I put the bogey at mid-screen, and not wanting to waste any time betting on the whimsical behavior of always jumpy bird life, I squeezed off the first shot.  The backscreen viewfinder on this camera is not particularly good or bright enough outside on a sunny day, but I thought my chances were good enough.  I couldn’t really get the orientation of the bird because it was too far away to actually see in the setup (this is not a DSLR or even mirrorless camera), except to notice it was there.  I waited a half second and squeezed off another.  I was having to hunch down a bit to remain in the shadows while still having the perch in view above the roof overhang, which was not exactly comfortable … so I looked around and moved back on the deck to get under another roof overhang that would allow for a full standing posture while steadying the camera on the nearly redwood  post.  I arrived and squeezed off a third shot, beginning to feel confident that I would have at least a few shots to tidy up in “post production” (no pun intended until noting).

At that moment the barely visible bird talent made a short series of three calls, clearly those of a dove that I had often heard in the bushes on the hill behind the house, but I had only succeeded in seeing the originator of such calls scurrying around on the ground a few times in all the years of living out on my Sierra ridge.  These were clearly the loud and distinctive “coos” of a dove, delivered the moment before this lovely charmer jumped up and flew away to the east, the direction from which it had come just a few moments before.  So, the three coos were a good match for both the date and the number of shots I had taken … just in time.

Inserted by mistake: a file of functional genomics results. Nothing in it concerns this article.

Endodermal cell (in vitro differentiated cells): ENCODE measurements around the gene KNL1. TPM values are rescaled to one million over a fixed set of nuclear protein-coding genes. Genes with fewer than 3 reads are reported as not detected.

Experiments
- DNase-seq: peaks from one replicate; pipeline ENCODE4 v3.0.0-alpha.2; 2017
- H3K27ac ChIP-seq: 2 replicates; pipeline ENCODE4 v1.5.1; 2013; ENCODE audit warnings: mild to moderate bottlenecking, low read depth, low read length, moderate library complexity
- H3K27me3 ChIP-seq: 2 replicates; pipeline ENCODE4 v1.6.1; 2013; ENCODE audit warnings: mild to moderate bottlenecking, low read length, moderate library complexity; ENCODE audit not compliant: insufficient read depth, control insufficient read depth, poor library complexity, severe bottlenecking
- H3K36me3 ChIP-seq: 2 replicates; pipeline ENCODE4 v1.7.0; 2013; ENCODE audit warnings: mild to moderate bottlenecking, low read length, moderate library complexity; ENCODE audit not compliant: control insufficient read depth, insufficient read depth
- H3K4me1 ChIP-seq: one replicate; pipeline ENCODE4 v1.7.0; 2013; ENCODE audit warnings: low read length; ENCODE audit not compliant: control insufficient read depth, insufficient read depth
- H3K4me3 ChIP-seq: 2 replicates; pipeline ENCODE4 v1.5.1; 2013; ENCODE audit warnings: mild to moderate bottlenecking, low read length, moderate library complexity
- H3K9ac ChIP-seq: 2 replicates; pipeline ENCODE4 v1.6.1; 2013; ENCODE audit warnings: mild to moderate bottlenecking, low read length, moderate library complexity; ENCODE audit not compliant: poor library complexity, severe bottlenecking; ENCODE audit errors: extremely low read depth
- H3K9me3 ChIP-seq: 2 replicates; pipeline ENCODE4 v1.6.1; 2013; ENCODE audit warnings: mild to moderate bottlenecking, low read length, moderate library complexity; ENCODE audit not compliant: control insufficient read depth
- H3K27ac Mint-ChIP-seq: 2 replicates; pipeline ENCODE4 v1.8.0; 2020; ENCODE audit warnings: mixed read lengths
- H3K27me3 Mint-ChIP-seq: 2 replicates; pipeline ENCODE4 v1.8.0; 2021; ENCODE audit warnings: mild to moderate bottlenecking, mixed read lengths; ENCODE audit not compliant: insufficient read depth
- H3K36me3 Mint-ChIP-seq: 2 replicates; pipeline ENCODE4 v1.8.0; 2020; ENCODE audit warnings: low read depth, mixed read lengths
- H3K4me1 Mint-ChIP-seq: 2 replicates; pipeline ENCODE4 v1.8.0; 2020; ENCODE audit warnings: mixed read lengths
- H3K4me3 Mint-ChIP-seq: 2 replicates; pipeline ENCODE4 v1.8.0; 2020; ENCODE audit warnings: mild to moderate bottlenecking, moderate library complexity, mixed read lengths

I walked back into the house to sit down with my “continental breakfast” and take stock of the next amazing description of a civilization in my Star Elixirs book done by my old friend Michael Smulkis, now recently deceased.  I mused to myself, “I’ll have to call Julie and tell her this dove story—she always loves to think of doves, the symbol of our Pleiadian home world.”  Another curious thing about this novel perched-bird sighting, I had noted, since Julie and I had briefly discussed this in our morning update, was that the planet Mercury was about to “go direct on its station point” in about an hour.  Lots of curious things always happen on these Mercury station points, either as it goes retrograde (now having a more widespread understanding among hip folk) or turns direct, like today.  In fact this dove caper, I had realized, began at the very minute (9:33 a.m.) of the station point!  This really was amazing, and unlike anything I had ever witnessed in my escapades in birdland!  I chose to wait a few more minutes before calling Julie so I could finish the last bites of my breakfast and have a moment to ponder  why this might be happening—of course, I could already think of several situations to which it might apply.